Since PPA subtypes are associated with typical cognitive, MRI, and neuropathological findings, i.e., FTLD-tau with progressive supranuclear palsy (PSP) linked to prominent speech abnormalities with agrammatism and FTLD-TDP type C consistently associated with svPPA [18], specific clinical and MRI features should prompt consideration of an atypical neuropathological diagnosis [20]: DLB has been associated with lvPPA and little to no speech output during the day but with concurrent sleep talking [21] or svPPA with recurrent unprovoked visual hallucinations [22]. Combined neurodegenerative diseases in older age are not uncommon [23]; however, data are more limited in patients with younger onset dementia. Higher comorbid neuropathology for FTLD-TDP type A (50%) than FTLD-TDP type C (12.5%) [24] has been demonstrated. Again, an atypical clinical manifestation increases the probability of comorbid neuropathology, e.g., aphasia with amnesia together with psychosis and parkinsonism was found in a patient with comorbid AD and DLB [25].

Our study aimed to describe PPA cases with available autopsies and correlate language, MRI, and neuropathological data. The interest in this retrospective analysis was driven by neuropathology findings, which in our cases suggest that PPA may be accompanied by comorbid neurodegenerative disease. In clinical practice, in addition to differentiating between the three archetypal PPA subtypes (nfvPPA, svPPA, and lvPPA), efforts should be made to identify possible comorbidities, mainly in cases with atypical presentations. We thus explored the impact of comorbid neurodegeneration on the dorsal and ventral language stream networks, damage to which can considerably influence clinical and neuroimaging presentations.

2. Materials and Methods

We retrospectively reviewed data from nine autopsy-confirmed PPA patients: available medical records, speech/language assessment, neuropsychology, and MRI results were compared with neuropathological findings, and the cohort findings were statistically analyzed. The local ethics committee approved the study protocol.

2.1. Neurological Examination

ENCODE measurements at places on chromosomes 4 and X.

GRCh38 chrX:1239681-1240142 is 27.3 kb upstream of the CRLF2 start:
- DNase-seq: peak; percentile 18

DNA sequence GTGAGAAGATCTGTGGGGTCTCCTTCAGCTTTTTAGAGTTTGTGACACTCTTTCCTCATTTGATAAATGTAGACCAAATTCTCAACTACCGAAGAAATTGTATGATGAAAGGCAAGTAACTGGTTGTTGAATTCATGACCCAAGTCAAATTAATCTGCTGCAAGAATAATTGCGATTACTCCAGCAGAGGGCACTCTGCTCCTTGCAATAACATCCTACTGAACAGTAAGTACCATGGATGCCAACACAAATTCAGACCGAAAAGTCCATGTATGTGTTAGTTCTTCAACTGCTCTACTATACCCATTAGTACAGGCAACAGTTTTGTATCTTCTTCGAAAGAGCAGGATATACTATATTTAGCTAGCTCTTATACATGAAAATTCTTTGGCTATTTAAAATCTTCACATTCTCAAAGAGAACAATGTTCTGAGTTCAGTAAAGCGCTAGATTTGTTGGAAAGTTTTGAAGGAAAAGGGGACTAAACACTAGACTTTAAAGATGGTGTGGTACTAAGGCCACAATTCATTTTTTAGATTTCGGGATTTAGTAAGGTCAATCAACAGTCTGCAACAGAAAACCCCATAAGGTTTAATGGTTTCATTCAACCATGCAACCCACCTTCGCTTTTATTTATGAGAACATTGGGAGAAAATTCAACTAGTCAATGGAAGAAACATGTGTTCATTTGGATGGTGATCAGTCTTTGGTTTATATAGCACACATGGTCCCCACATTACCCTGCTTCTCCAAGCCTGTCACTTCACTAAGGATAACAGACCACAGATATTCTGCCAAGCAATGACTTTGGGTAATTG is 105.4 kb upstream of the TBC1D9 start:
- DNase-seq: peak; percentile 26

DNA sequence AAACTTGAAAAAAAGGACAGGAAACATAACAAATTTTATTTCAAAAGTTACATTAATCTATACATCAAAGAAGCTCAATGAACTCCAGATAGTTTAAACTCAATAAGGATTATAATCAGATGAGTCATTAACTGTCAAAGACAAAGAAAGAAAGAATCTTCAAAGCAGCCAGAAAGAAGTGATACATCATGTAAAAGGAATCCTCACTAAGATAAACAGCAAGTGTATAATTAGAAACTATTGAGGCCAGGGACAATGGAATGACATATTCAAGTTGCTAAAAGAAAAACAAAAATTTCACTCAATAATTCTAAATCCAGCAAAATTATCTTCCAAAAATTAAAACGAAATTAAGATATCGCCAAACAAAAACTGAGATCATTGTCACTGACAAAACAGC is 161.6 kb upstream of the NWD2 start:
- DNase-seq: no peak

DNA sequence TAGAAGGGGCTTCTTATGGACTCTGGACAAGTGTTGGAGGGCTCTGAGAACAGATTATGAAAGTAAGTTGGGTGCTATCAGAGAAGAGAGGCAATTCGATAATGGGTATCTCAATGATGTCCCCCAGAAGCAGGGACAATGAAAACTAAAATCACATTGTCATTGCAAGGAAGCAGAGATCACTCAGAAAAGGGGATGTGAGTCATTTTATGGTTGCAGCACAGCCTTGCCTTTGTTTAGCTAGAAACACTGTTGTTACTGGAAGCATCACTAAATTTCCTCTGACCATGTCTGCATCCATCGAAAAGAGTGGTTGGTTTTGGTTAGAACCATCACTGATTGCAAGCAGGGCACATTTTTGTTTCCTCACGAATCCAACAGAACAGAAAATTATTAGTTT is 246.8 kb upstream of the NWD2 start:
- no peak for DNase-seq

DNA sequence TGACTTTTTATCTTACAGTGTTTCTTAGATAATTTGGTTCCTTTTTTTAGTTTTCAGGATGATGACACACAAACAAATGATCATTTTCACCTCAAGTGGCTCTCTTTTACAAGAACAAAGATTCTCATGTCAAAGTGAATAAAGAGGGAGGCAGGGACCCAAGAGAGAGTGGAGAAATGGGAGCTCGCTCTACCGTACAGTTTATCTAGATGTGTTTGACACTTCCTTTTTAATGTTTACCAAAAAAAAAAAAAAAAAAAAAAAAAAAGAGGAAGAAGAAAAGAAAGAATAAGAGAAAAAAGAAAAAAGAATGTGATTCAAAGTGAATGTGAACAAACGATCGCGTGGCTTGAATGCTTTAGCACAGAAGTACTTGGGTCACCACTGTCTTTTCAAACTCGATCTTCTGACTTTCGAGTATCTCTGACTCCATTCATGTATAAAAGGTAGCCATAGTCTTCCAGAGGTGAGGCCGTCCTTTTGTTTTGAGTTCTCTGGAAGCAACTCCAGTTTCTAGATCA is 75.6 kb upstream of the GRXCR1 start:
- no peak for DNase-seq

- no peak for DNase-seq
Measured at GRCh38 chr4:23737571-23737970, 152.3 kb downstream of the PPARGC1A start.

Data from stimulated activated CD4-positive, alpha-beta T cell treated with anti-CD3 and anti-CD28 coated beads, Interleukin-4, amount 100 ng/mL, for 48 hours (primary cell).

All patients were followed in a single center. Data on the first manifestation, neurological status, movement disorders, oculomotor abnormalities, and disease duration were assessed (Table 1).

2.2. Language and Cognitive Profile

The evaluation of speech and language processes was carried out by experienced clinicians (neurologists specializing in cognitive neurology and speech and language therapists). The examination did not include standardized aphasia tests or tests of speech apraxia; however, the comprehensive clinical examinations targeted all relevant tasks to capture disruption of any language processes. These language tasks focused on speech fluency, naming objects, single word and sentence comprehension, repetition of words, and syntactically more complex sentences to distinguish between the three archetypal PPA subtypes.

The degree of language deficits is shown in Table 1, where the indication of the presence of a given symptom (“yes”) means marked, i.e., moderate or severe, impairment; very discrete impairments were marked as “mild.” Main aphasia symptoms illustrating the PPA subtype with conclusion are shown in Table 2.

We used a comprehensive neuropsychological battery: for memory, the Repeatable Battery for the Assessment of Neuropsychological Status (RBANS), the Auditory-Verbal Learning Test (AVLT), and the Grober-Buschke test; for executive functions and attention, the Frontal Assessment Battery (FAB), the subtest “similarities” of Dementia Rating Scale 2nd version (DRS-2), the Verbal Design Fluency test (VDFT), the Trail Making Test (TMT), and the Digit Span; and for visuospatial functioning, the Rey-Osterrieth Complex Figure (ROCF), the Clock Drawing Test (CDT), and the copy subtest from RBANS.

Neuropsychological testing was not homogeneous since different neuropsychologists used different neuropsychological tests (from the list mentioned in the previous paragraph). To counterbalance this feature, we first determined -scores for most of the cognitive domains (in screening tests, FAB, or CDT, we used the score from each test) and then calculated standard deviations (SD) for each administered test. Performance relative to deficit was then described as a mild deficit for , moderate for , and severe for .

2.3. Neuroimaging

MRI and CT scans were assessed independently by two investigators (J.K. and R.R.) to estimate focal atrophy of different cortical areas and side asymmetry. We used semiquantitative scales to detect focal atrophy in temporal areas (including the hippocampi) and parietal cortices: the mesial temporal atrophy (MTA) scale [26] and the parietal atrophy (PA) score [27]. Cerebrovascular lesions, when observed, were coded using the Fazekas scale [28]. Typical MR findings are displayed in Figure 1.

Sagittal T1-weighted images (sT1WI) were available for all subjects. In all but two subjects (who had MRI done at another institution with 2D sT1WI), sagittal three-dimensional magnetization-prepared rapid gradient-echo T1 (3D MP-RAGE) sequence was acquired on a single 1.5 MRI (Siemens Avanto, Erlangen) at a high-resolution (1-mm isotropic voxel). We used sT1WI to evaluate the corpus callosum (CC) as a marker underlying tract connection. Quantitative analysis was performed using the ImageJ software to perform manual segmentation of the CC based on two widely used segmentation schemes: Witelson’s plus Hofer and Frahm’s [29, 30]. After visual inspection, the areas of the respective segments from the callosal bodies were measured in the same plane (Figure 2).

In a subgroup of 5 subjects, DTI data from the same scanner were available. Data were acquired using the standard Siemens echo-planar sequence (2 measurements, each consisting of 1 and twelve noncollinear diffusion encoding gradient directions at ,  ms,  ms, flip angle 90 deg., voxel 2.2 mm isotropic, and 66 slices, PAT 2).